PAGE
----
It’s hard to imagine a more vivid or disturbing illustration of the situation in Washington, D.C. than what we have seen in Congress. While Democrats have kept up their never-ending crusade to remove President Trump from office, Republicans are helping the president fulfill yet another promise to the American people.
House Speaker Nancy Pelosi, D-Calif., finally abandoned her perplexing strategy of withholding the politically motivated articles of impeachment her party approved without a single Republican vote ending nearly a month-long delay. Democrats were downright giddy, and Pelosi herself marked the supposedly “solemn” occasion by handing out golden pens on silver platters to commemorate the historic moment.
While Pelosi’s hand-picked impeachment managers anxiously waited in the wings for their chance to formally present the articles to the upper chamber, though, the GOP-majority Senate was attending to more important business: approving the United States-Mexico-Canada Agreement (USMCA), a bipartisan measure that Pelosi had kept in legislative limbo for even longer than she impounded the articles of impeachment.
The 89 senators who voted to send the USMCA to the president’s desk for a signature didn’t have much chance to revel in that accomplishment the way their House colleagues did after finalizing impeachment. Almost as soon as they finished voting, the lead Democratic impeachment manager, Rep. Adam Schiff, D-Calif., took the floor to recite his party’s partisan and highly politicized charges against President Trump.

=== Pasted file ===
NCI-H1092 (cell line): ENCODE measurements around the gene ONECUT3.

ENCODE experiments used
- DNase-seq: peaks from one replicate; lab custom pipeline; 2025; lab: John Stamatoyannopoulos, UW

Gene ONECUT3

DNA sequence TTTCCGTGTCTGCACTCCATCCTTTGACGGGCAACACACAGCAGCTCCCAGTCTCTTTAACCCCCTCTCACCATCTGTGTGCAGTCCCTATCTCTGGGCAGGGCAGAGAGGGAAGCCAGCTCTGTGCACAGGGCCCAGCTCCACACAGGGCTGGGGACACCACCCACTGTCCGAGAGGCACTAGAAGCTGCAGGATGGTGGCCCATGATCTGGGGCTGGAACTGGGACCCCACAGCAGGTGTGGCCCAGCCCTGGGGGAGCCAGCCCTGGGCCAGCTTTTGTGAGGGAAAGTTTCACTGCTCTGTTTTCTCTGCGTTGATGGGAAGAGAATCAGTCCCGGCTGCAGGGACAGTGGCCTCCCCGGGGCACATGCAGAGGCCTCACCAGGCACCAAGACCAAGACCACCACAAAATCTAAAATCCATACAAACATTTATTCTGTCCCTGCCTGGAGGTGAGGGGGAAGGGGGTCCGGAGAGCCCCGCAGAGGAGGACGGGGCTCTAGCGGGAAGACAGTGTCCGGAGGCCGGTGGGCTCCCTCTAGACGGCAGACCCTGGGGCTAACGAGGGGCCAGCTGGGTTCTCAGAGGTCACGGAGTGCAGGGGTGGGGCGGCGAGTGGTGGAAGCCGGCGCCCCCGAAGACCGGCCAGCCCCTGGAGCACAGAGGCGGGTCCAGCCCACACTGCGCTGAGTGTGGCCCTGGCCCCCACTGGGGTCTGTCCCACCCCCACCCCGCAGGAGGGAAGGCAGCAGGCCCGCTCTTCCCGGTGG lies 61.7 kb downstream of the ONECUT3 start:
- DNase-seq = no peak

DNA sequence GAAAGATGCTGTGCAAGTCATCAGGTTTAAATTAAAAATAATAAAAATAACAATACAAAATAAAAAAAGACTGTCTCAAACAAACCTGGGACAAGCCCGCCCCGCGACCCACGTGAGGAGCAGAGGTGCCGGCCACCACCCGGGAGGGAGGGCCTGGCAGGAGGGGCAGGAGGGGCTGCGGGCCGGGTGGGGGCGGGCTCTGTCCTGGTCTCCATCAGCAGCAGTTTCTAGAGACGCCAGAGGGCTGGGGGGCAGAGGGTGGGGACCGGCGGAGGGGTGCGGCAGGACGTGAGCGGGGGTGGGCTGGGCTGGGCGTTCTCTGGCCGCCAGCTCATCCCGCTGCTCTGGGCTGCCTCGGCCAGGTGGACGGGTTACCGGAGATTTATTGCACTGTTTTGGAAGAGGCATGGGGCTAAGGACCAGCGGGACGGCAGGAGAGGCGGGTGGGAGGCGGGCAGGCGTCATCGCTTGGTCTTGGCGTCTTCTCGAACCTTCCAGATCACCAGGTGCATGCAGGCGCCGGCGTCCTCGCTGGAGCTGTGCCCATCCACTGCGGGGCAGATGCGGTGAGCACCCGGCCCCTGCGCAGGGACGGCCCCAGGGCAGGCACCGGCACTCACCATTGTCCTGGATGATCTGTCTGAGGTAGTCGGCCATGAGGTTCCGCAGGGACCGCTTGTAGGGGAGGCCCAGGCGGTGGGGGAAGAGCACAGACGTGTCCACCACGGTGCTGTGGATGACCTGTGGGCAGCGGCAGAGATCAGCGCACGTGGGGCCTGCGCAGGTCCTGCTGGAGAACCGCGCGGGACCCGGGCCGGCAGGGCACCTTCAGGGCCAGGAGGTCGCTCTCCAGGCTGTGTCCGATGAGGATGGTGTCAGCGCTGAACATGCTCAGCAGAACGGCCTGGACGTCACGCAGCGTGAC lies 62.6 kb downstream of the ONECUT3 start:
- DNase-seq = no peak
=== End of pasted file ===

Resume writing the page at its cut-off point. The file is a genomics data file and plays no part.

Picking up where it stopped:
House Democrats were well aware that cheering for impeachment would make for bad optics, but they just couldn’t help themselves — after all, this is something most of them have been trying to achieve from the moment Donald Trump took the oath of office. Conversely, the Senate’s approval of the USMCA came with little fanfare, even though it’s one of the most consequential deals ever negotiated on behalf of the American people.
The USMCA corrects some of the most glaring deficiencies of NAFTA, eliminating or updating provisions that had placed American workers at an artificial competitive disadvantage for decades. Once the new agreement takes effect, it is projected to boost GDP by nearly $70 billion and support the creation of 176,000 new jobs across the United States.
The few Democrat senators who voted against this landmark trade deal are ideologues and hardcore partisans such as Sen. Bernie Sanders, I-Vt., and Senate Minority Leader Chuck Schumer, D-N.Y., both of whom defended their opposition to the USMCA by complaining that it failed to include provisions for combating climate change. Sanders added in a complaint that the USMCA failed to sufficiently protect workers — in Mexico, all the jobs and economic growth that will benefit American workers be damned. And this communist-supporting socialist is one of the leading Democratic candidates for president.
With the additional tax revenue from nearly 200,000 new gainfully-employed workers and tens of billions of dollars in new business revenue, perhaps Sanders and Schumer could have convinced Congress to set aside a few more dollars for their various solar panels or electric vehicle subsidies, which could have addressed their climate concerns without requiring them to vote against a deal that promises substantial benefits for hard-working Americans. Unfortunately, too many of today’s Democrats are more interested in waging war against President Trump than advancing the interests of their own constituents.
And, by the way, the USMCA provides significant protections for Mexican workers and has union support. NAFTA, which it is replacing, provided none.
Anyone who watched the Senate’s relatively brief session on Jan. 16 saw a clear example of the differences that separate our two main political parties. Republicans are committed to governing the country effectively by implementing common-sense policies such as the USMCA, while Democrats remain hopelessly preoccupied with an impeachment farce and their insatiable desire to seize power and bring down a duly elected president.
In the election later this year, it’s an image voters would be wise to keep in mind.